“Instagram influencers” are a big business these days. I frankly don’t really understand it – you try to be all glamorous online, and then if you’re good at it, glamorous brands will just start giving you money and free stuff? Okay…
Byron Denton of London, England, decided to conduct an interesting experiment: he posed as a wealthy Instagram influencer, but that is not his reality at all. The whole thing was cooked up by the 19-year-old so he could see how this strange subculture actually works.
Social media is one hell of a drug, don’t you think?
Denton used some tricky photo editing to totally fake out the masses. Here’s a perfect example.
He didn’t leave his living room couch and POOF! he’s on a private luxury jet. This photo received 1,000 likes in only 7 SECONDS.
How did this photo with fake Louis V fare?
Here are some of the comments that rolled in: “Rich and pretty.” “OMG it suits you so much, you’re such a king.” “I feel my bank account emptying as I look at this.” “Everything about this photo is so aesthetically pleasing wow but yeah cool bags.”
Denton said, “I did this to try and compare whether wearing designer items would actually encourage people to like your photos or not, so if we go back to a photo I posted on 1 December, wearing a semi-cute outfit, kinda basic but still kinda cute, this actually ended up getting 2,234 likes, 44 comments, and 113 profile visits,” but then compare that to his new “designer” lifestyle?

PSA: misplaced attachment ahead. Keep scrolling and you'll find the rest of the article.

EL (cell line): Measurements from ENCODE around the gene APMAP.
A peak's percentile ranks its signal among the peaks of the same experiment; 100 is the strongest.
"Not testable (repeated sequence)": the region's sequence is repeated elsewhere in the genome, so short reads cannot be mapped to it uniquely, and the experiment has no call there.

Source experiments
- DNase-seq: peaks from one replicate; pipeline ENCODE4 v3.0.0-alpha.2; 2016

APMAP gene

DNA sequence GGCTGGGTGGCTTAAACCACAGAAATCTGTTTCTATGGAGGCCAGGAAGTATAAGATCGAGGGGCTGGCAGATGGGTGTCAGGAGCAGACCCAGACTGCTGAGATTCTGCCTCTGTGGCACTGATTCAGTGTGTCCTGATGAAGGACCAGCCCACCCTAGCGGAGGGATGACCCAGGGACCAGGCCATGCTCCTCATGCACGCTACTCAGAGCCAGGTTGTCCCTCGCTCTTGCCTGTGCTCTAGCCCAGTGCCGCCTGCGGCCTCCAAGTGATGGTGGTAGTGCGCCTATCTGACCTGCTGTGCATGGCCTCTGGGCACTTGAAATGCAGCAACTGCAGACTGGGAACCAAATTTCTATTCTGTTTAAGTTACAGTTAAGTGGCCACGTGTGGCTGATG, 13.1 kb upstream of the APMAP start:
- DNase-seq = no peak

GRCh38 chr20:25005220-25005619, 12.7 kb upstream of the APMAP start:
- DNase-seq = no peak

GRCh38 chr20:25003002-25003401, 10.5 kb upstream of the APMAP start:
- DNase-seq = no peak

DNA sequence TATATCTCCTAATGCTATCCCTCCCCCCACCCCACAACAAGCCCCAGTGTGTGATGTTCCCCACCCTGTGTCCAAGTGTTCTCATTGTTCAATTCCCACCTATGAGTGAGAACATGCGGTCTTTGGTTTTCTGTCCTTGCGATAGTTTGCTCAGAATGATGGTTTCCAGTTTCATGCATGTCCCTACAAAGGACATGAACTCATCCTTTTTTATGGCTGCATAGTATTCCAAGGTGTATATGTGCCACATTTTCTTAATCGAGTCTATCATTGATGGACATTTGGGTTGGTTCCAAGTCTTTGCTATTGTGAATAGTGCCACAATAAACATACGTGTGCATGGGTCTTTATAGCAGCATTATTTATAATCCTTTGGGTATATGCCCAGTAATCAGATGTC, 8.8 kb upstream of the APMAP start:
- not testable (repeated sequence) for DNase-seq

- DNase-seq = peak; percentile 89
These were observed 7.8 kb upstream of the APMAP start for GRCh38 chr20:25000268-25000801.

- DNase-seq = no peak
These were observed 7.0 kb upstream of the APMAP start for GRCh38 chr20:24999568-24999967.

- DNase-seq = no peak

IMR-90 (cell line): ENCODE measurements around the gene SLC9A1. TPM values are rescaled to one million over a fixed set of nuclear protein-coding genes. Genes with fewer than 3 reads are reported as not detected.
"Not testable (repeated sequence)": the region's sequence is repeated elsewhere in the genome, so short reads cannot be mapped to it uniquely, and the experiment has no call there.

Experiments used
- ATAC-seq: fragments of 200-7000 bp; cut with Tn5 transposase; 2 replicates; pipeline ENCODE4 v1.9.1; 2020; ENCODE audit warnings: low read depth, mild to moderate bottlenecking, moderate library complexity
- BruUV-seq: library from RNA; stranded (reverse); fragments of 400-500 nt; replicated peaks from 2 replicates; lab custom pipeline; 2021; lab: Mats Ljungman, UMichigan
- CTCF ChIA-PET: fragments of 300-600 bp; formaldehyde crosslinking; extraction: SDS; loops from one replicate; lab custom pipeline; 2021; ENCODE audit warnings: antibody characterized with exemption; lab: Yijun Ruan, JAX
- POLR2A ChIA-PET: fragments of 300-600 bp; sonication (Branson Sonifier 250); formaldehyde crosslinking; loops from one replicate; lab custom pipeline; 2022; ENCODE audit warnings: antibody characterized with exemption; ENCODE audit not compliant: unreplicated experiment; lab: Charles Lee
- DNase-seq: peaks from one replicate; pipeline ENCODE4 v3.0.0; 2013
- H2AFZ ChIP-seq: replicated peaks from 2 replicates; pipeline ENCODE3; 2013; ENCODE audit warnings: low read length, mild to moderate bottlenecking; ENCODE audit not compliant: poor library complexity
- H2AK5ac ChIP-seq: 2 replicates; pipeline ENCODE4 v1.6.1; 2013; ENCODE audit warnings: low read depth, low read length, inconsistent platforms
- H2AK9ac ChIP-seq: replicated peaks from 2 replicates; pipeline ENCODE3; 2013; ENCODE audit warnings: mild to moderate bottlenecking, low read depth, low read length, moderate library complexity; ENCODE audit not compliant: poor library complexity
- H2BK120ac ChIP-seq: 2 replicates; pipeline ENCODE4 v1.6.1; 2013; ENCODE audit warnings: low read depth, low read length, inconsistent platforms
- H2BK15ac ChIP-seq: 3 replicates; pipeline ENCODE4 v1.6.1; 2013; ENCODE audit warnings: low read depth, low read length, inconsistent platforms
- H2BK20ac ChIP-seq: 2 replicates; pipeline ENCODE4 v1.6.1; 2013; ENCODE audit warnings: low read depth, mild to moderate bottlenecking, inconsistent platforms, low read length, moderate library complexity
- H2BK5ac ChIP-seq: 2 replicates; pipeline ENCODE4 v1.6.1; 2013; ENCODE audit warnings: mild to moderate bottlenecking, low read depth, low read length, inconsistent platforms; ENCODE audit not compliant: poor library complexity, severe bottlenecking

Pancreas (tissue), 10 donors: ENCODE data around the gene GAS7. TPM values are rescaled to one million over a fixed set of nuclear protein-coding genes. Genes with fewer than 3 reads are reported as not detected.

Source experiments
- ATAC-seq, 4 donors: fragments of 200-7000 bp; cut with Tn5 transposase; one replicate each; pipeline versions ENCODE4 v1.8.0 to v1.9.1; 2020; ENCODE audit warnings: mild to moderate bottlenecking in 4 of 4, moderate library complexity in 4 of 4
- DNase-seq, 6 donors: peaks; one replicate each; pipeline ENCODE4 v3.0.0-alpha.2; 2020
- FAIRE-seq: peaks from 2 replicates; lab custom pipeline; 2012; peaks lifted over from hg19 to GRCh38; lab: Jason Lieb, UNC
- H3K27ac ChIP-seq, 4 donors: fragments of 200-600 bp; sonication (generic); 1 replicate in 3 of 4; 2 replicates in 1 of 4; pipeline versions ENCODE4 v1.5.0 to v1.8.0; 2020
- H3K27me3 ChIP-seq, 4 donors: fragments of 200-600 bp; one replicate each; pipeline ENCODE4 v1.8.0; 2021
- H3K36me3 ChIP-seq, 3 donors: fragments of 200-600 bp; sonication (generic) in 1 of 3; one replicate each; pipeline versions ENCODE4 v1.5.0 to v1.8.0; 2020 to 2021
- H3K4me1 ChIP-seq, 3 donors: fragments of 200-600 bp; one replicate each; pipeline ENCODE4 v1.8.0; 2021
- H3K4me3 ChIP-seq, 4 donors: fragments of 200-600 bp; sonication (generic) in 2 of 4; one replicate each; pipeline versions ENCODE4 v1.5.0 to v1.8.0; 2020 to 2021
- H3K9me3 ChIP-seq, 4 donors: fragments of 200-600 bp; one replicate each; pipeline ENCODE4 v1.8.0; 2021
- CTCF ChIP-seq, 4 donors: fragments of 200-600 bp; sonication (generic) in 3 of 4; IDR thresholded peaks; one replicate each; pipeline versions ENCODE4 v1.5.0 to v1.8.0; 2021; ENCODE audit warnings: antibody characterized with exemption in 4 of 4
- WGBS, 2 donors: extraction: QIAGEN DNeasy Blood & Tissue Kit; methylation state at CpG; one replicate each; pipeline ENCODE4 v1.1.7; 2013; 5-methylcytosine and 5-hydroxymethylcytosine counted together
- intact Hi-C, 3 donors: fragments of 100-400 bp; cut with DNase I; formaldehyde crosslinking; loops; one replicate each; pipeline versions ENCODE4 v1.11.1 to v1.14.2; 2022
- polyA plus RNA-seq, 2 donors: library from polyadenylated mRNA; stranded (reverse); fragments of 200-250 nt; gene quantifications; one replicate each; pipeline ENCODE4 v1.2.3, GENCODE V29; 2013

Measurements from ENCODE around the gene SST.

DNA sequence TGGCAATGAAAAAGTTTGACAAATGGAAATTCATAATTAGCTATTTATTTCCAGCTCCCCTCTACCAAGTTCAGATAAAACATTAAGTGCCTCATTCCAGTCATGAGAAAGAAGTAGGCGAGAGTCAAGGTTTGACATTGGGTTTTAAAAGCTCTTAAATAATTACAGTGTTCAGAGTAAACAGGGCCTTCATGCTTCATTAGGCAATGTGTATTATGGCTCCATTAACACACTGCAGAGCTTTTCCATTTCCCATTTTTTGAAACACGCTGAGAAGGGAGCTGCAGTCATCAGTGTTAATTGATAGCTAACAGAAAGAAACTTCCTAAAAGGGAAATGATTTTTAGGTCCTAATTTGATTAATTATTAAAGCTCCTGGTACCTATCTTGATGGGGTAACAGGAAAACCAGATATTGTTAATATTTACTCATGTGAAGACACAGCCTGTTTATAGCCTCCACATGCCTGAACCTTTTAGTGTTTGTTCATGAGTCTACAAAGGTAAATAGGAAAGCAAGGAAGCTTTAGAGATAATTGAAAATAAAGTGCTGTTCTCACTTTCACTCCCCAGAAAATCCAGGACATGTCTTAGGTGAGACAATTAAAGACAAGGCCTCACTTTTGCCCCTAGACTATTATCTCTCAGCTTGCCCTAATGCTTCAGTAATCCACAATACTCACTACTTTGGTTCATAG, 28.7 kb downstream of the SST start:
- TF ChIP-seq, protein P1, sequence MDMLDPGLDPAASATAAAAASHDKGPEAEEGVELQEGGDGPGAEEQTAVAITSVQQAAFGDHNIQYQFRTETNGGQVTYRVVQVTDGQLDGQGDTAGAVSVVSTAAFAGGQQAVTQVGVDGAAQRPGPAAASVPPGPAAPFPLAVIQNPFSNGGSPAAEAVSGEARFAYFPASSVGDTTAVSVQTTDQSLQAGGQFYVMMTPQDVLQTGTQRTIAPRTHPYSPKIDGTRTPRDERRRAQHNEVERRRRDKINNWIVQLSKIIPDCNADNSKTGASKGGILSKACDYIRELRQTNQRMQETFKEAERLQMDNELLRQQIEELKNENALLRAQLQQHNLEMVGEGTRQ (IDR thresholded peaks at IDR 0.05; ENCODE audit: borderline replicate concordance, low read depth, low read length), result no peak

He continued, “Me wearing a designer top or designer shoes, the likes I got on those photos even though it’s still an outfit of a day though, just of me wearing a certain outfit, just doesn’t contain any designer, to then be pulling 12,000 likes, so that’s like 10,000 more people clicking the like button of me wearing designer, just because I’m wearing designer.”
How about this glamorous party pic with beautiful people?
Denton said, “I had a lot of messages from my friends asking how I was affording all the designer stuff and a lot of comments from my followers asking if I’d won the lottery or something.”
Denton’s likes, followers, and comments skyrocketed throughout his experiment.
Denton said, “[The experiment has] made me question everyone’s moves on social media. Do a lot of the high-profile bloggers these days actually make their way to the top by being honest or do they fake some of it?”
He conducted the experiment for a week and then revealed on YouTube how the whole operation worked.
What’s the lesson here? Don’t believe everything you see on social media. Or maybe any of it…